|Scientific classification |
Roosmalen et al., 2007
The giant peccary (Pecari maximus) is a possible fourth species of peccary, discovered in Brazil in 2000 by Dutch naturalist Marc van Roosmalen. In 2003, he and German natural history filmmaker Lothar Frenz succeeded in filming a group and gathering material, which later would serve as the type. Though recently reported, it has been known to locals as caitetu munde, which means "great peccary which lives in pairs". It was formally described in 2007, but the scientific evidence for its species status has later been questioned, which also was one of the reasons for its initial evaluation as data deficient by IUCN in 2008. Following a review in 2011, the IUCN moved the giant peccary into synonymy of the collared peccary (P. tajacu).
The reported range of the giant peccary encompass the south-central Amazon between the Madeira and the Tapajós River and north Bolivia, reaching the east side of the Madidi National Park. It is restricted to Terra Firme forest. Unlike other peccaries in its range, the giant peccary was reported to mainly occur in pairs or small family groups.
Appearance and taxonomy
According to its original description, the giant peccary is larger, longer-legged, and proportionally smaller-headed than the only other member of the genus, the collared peccary. Compared to the sympatric populations of the collared peccary, the giant peccary also has thinner fur that is grizzled in brown and white, blacker legs, and a relatively faint collar. Five skins of the giant peccary had a total length of 120–137 cm (47–54 in), while local hunters have estimated a weight of 40–50 kg (88–110 lb). Based on mtDNA, the collared and the giant peccaries are estimated to have diverged 1.0–1.2 million years ago, but these results have been considered questionable due to the low bootstrap support, small sample size, and the absence of nDNA and cytogenetic results. In 2011, a review noted that the measurements provided in the initial description were within those generally recognized for the collared peccary, and the behaviors supposedly unique to the giant peccary are also known from the collared peccary. They also provided new genetic evidence showing that collared peccaries from South America form a monophyletic clade that includes the giant peccary (without it the clade is paraphyletic). The major genetic split within the collared peccary is between a clade comprising North and Central American specimens, and a clade comprising South American specimens (the presumed contact zone is in Colombia, which has both clades). Furthermore, extensive intraspecific variations (both individual and locality-based) are known in the morphology of the collared peccary.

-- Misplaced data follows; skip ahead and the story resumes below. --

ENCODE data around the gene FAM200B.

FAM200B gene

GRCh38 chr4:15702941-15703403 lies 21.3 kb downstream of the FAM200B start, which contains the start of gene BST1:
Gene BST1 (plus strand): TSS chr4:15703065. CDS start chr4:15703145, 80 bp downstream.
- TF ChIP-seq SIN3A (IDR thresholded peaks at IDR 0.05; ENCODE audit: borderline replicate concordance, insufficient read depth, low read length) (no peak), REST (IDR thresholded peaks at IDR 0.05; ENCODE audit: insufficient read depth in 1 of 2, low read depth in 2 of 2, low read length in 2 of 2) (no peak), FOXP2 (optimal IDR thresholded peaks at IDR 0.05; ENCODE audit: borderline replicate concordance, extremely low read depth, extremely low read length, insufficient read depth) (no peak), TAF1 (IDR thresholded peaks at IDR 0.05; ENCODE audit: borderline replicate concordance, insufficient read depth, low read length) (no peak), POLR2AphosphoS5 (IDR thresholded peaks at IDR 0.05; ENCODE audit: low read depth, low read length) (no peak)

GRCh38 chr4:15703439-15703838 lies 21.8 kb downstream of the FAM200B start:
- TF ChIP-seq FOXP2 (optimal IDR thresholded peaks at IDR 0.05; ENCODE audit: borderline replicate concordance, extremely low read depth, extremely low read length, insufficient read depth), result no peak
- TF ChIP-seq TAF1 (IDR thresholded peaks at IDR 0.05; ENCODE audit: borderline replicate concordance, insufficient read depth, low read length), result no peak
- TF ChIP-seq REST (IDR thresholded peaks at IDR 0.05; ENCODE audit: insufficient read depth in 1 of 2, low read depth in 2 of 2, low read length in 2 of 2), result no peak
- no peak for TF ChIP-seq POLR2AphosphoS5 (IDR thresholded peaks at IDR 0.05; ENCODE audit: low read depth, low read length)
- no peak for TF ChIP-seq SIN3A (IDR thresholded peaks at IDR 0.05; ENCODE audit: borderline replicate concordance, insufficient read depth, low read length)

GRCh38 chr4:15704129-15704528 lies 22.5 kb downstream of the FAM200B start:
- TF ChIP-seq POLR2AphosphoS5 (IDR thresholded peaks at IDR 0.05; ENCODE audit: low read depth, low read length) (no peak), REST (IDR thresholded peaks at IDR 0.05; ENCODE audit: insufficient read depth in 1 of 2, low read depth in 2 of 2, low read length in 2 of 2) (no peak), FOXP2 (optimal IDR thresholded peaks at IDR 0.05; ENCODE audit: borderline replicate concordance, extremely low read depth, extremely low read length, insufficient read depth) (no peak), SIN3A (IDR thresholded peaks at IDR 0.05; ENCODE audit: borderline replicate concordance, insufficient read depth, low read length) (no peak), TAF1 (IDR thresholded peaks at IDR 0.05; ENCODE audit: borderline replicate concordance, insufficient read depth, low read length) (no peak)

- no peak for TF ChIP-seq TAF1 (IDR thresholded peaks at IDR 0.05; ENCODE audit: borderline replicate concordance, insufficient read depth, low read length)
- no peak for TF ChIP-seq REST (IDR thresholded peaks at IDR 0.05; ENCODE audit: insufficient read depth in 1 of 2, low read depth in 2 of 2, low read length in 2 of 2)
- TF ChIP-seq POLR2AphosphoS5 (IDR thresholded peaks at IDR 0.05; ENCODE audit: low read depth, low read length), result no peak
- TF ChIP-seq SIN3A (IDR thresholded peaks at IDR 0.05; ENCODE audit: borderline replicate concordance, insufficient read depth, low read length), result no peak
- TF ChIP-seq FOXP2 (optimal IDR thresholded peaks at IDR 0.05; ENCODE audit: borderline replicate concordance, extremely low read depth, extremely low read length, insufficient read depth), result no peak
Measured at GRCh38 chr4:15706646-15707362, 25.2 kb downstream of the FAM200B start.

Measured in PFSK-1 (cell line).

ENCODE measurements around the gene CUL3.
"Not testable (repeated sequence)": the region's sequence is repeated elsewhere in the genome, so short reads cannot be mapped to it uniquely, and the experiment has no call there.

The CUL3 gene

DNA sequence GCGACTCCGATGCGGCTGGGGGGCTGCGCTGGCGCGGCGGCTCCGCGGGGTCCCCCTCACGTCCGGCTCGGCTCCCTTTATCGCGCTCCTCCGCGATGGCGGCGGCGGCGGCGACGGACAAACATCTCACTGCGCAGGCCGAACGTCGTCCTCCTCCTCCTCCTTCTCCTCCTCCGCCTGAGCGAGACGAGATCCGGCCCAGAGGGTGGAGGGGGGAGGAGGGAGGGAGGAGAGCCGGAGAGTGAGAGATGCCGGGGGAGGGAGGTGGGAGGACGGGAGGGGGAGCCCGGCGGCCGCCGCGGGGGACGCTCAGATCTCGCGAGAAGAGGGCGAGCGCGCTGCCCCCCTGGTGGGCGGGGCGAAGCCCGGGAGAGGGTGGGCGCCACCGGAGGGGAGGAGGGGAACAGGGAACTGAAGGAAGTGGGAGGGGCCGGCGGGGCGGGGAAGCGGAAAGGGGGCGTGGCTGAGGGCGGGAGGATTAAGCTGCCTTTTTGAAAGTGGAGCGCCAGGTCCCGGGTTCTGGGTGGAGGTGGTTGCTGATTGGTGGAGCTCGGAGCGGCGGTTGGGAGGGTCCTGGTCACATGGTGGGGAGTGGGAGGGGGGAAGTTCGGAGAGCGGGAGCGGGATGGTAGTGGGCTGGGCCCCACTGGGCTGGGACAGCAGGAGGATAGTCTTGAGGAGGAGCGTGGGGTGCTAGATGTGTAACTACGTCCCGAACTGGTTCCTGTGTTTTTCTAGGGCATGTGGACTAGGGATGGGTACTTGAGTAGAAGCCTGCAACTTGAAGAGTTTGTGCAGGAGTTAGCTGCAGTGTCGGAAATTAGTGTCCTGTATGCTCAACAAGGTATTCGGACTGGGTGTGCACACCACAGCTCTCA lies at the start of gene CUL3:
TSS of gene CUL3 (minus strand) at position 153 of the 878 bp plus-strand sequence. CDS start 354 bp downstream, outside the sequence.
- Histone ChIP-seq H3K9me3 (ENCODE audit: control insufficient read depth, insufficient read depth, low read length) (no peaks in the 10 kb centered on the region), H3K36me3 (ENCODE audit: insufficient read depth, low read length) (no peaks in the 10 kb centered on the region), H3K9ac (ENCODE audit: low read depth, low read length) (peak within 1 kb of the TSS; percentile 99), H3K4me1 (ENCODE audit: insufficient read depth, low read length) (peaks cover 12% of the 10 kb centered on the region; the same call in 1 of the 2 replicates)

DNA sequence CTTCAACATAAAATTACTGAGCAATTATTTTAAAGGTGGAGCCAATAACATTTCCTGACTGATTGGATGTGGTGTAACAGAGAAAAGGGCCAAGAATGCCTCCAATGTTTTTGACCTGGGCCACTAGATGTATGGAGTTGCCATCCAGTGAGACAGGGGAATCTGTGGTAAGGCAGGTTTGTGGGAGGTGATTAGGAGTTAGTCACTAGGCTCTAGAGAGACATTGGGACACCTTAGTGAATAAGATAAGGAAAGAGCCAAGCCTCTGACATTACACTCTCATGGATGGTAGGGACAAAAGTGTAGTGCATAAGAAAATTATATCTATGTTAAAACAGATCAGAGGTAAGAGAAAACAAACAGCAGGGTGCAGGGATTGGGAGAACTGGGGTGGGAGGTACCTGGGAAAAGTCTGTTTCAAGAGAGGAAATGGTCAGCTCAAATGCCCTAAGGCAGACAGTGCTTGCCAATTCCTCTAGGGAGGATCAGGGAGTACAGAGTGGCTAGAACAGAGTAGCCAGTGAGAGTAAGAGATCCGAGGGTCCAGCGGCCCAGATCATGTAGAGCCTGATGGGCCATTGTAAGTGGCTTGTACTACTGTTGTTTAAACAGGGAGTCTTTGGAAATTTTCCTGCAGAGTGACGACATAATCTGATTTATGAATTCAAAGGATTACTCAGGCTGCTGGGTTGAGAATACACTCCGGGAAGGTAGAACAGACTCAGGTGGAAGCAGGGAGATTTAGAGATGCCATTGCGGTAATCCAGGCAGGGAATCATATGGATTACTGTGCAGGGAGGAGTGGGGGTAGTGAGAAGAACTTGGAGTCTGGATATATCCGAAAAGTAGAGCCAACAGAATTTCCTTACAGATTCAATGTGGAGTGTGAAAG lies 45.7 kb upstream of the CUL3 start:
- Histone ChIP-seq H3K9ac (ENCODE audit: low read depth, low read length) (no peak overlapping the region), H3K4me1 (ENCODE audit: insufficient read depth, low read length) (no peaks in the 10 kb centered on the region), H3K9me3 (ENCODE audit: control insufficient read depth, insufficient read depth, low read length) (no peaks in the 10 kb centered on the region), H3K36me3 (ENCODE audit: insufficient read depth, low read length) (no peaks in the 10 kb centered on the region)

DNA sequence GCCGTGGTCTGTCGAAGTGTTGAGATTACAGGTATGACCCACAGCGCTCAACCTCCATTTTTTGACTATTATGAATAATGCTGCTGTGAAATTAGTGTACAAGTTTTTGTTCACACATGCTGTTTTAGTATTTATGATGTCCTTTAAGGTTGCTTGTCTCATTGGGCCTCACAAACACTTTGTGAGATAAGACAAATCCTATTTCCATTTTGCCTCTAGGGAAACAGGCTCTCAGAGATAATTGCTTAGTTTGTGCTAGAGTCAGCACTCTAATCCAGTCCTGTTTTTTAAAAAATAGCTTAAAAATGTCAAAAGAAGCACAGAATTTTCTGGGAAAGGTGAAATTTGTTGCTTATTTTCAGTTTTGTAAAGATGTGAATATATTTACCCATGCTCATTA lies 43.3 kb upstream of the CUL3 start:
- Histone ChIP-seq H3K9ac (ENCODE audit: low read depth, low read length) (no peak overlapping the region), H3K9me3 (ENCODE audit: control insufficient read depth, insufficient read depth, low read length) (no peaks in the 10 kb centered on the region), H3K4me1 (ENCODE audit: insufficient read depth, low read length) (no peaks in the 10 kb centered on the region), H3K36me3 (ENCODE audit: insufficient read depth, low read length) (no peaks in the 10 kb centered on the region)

- Roosmalen, M.G.M.; Frenz, L.; Hooft, W.F. van; Iongh, H.H. de; Leirs, H. 2007. A New Species of Living Peccary (Mammalia: Tayassuidae) from the Brazilian Amazon. Bonner zoologische Beitrage 55(2): 105–112.
- Trials of a Primatologist. – smithsonianmag.com. Accessed March 15, 2008
- Gongora, J., Taber, A., Keuroghlian, A., Altrichter, M., Bodmer, R.E., Mayor, P., Moran, C., Damayanti, C.S., González S. (2007). Re-examining the evidence for a ‘new’ peccary species, ‘Pecari maximus’, from the Brazilian Amazon. Newsletter of the Pigs, Peccaries, and Hippos Specialist Group of the IUCN/SSC. 7(2): 19–26.
- Gongora, J., Biondo, C., Cooper, J.D., Taber, A., Keuroghlian, A., Altrichter, M., Ferreira do Nascimento, F., Chong, A.Y., Miyaki, C.Y., Bodmer, R., Mayor, P. and González, S. (2011). Revisiting the species status of Pecari maximus van Roosmalen et al., 2007 (Mammalia) from the Brazilian Amazon. Bonn Zoological Bulletin 60(1): 95-101.
- Gongora, J.; Reyna-Hurtado, R.; Beck, H.; Taber, A.; Altrichter, M. & Keuroghlian, A. (2011). "Pecari tajacu". The IUCN Red List of Threatened Species. IUCN. 2011: e.T41777A10562361. doi:10.2305/IUCN.UK.2011-2.RLTS.T41777A10562361.en. Retrieved 10 January 2018.
- Moravec, J., & Böhme, W. (2009). Second Find of the Recently Discovered Amazonian Giant Peccary, Pecari maximus (Mammalia: Tayassuidae) van Roosmalen et al., 2007: First Record from Bolivia. Bonner zoologische Beiträge 56(1-2): 49-54.
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